As it happened, one of our own family members had set out on the same voyage some years ago and seemed to be headed in the right direction.  Until she ran into a circumstance where the family lines started to resemble the famous Cawker City World’s Largest Ball of Twine.  Following the threads became almost impossible.  We recall Aunt Mavis telling about it one day.  She had heard it from her Aunt Florence when she was younger. Aunt Mavis was well up in years when she told it to us and was talking about a few generations back when one line of the family lived in Pennsylvania, probably a little bit after the Civil War.  As near as we can recall—because we’re up in years now ourself—this is what she said, or something like it.

“You have to remember this was back in the days and in a part of the country where some people got started young in the family-making business. But not Uncle Irv.  He was about thirty, I guess, and for some reason had never gotten married when he met this widow lady named Bessie.  Bessie probably was pushing forty.  She’d gotten married when she was fourteen or so and she popped out a kid not too long after that, just before her husband died in a coal mining accident, you know, so the daughter wasn’t much younger than Uncle Irv.  But Irv had eyes only for Bessie, not June, and they got married and started a family of their own.   

“Now, Uncle Irv’s daddy, Martin, was still alive and he was only a little older than Bessie and when Irv and Bessie started sparkin’, Martin started looking at June, who was in her twenties by now, and they started to hit it off and the next thing you know, Martin married June!  Martin had a pretty successful general store, so he offered his younger bride some financial security, which was important because June, she was kinda plain anyway and didn’t want to be a spinster, so she decided she better jump the first broom that came her way and Martin was the first guy who offered her a broom.

“And this is why you’re having so much trouble trying to put together your family tree—because all of this meant that Martin had become his own son’s son-in-law by marrying his son’s daughter-by-marriage.   But that also meant that Irv’s father’s wife had become Irv’s mother, also by marriage!  In other words, Irv’s daughter was now his mother because she married his father.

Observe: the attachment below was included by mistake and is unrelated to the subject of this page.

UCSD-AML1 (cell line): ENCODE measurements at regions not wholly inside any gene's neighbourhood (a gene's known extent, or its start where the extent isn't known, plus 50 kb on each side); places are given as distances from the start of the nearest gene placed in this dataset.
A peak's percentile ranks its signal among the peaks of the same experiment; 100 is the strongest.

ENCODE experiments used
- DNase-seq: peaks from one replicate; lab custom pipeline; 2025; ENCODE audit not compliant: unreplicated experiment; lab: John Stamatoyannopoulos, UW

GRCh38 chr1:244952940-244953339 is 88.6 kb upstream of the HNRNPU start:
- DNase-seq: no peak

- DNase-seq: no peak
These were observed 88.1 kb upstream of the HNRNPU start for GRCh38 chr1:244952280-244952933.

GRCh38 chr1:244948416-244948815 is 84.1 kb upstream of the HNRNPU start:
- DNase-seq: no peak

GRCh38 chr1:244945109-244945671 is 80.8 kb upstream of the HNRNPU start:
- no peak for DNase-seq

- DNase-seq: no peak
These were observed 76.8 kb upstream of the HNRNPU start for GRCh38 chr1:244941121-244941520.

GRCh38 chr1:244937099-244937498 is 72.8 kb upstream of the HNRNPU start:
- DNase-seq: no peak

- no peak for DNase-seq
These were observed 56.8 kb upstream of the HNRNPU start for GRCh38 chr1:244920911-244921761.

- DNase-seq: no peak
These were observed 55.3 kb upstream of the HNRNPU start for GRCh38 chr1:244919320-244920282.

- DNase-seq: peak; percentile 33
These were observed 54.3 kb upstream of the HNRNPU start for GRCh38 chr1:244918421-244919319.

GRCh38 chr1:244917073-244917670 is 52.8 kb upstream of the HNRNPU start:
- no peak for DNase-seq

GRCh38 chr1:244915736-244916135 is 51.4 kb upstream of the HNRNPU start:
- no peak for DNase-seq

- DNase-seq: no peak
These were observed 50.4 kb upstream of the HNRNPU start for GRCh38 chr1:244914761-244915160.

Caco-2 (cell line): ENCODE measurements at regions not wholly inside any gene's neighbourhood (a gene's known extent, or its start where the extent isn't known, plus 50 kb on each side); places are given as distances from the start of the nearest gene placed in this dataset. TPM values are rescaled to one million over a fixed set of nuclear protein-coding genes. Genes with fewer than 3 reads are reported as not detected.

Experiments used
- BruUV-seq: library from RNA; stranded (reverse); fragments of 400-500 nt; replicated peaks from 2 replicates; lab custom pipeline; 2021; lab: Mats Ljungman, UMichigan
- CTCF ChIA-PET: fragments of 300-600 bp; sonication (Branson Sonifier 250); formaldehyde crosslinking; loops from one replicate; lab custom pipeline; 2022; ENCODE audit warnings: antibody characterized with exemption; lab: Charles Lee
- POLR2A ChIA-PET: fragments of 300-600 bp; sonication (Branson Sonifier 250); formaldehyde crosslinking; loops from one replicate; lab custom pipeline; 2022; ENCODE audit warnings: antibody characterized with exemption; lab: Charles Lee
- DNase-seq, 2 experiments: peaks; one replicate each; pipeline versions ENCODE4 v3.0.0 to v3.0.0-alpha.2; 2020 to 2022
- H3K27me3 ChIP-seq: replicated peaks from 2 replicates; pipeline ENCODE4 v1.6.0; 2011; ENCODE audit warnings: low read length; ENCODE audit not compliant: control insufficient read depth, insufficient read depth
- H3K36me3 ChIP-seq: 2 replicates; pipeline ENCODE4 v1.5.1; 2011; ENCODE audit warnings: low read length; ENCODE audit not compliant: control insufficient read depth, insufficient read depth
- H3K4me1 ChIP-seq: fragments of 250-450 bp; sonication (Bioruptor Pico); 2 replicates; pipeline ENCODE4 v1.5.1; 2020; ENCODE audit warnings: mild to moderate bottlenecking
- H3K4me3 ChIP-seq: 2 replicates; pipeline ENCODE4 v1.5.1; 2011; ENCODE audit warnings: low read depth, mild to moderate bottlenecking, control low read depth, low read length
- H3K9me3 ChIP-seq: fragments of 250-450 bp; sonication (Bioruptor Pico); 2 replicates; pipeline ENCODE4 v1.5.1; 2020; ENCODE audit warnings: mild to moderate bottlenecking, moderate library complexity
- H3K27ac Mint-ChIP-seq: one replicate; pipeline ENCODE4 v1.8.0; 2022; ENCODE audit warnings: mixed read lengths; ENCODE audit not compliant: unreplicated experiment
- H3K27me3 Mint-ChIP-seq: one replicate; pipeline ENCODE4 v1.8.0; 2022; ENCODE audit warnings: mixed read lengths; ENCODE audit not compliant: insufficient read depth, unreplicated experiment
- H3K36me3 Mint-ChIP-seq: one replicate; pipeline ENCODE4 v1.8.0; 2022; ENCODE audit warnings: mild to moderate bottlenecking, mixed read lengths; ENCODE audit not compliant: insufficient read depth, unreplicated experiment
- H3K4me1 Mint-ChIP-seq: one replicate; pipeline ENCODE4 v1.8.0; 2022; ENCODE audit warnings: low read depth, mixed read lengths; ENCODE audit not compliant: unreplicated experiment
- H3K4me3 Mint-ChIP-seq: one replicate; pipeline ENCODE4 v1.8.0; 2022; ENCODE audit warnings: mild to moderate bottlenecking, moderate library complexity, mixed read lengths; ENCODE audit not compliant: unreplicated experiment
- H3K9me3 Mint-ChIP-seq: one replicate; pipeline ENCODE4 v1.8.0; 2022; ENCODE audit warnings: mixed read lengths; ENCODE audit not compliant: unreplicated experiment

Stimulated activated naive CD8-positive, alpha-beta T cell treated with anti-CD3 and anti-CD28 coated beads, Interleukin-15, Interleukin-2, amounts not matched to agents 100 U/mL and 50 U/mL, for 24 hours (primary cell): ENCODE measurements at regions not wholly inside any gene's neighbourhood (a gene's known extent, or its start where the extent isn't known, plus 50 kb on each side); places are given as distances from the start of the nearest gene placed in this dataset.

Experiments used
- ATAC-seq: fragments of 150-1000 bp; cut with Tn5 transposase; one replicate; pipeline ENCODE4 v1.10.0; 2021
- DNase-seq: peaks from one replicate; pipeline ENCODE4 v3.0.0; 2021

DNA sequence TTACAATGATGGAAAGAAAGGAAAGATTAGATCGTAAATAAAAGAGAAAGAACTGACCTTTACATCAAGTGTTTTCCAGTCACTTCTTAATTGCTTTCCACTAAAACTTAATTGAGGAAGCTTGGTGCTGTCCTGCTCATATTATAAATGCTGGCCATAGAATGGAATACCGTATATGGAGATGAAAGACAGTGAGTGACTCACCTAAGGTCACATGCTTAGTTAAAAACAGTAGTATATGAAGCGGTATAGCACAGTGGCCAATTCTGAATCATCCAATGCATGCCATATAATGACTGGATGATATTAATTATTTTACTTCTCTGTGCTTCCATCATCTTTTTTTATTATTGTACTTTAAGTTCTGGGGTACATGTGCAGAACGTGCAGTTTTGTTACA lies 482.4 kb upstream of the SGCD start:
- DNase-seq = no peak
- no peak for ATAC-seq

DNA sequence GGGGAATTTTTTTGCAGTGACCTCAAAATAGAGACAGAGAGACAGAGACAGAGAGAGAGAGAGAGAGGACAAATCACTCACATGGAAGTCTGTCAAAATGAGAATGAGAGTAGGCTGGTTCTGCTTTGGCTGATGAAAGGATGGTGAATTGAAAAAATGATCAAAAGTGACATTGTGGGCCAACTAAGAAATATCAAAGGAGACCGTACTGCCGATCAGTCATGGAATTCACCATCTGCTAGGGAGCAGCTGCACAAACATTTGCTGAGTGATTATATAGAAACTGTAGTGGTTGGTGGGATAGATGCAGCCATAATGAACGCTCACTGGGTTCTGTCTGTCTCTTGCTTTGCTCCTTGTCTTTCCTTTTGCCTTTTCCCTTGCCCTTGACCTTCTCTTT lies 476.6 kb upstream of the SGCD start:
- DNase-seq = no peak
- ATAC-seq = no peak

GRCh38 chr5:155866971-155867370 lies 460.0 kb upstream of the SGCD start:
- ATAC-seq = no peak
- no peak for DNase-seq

“You realize, of course, that there’s a lot of “steps” in that arrangement.  Step-mother, Step-father, step-daughter, but it’s easier to explain this mess if we don’t get all tangled up in the “step” stuff or in the “by marriage” stuff.

“Well, as nature ran its course, Irv and Bessie had a boy they named Charles (and with this, she paused for a few minutes while she made sure she had all the information straight in her own mind).  And that made Charles–let me make sure I have this right–Martin’s brother-in-law and also Irv’s uncle in addition to being his son.  

“Now, that also made Charles a brother of June, who was the daughter of Bessie, who was Irv’s mother because she was the mother of Irv’s father’s wife. 

“Now it gets a little complicated (she said this with a bit of a smile) because June and Martin had their own son, Lemuel—we called him Lem. And that boy therefore became Irv’s grandson because he was the son of Irv’s daughter, June. 

“Okay, now let me work this out.  Bessie, who was Irv’s wife, became the mother of Irv’s mother who was the wife of Irv’s father which made Bessie Irv’s grandmother. But as the husband of his grandmother, he therefore also was his own grandfather!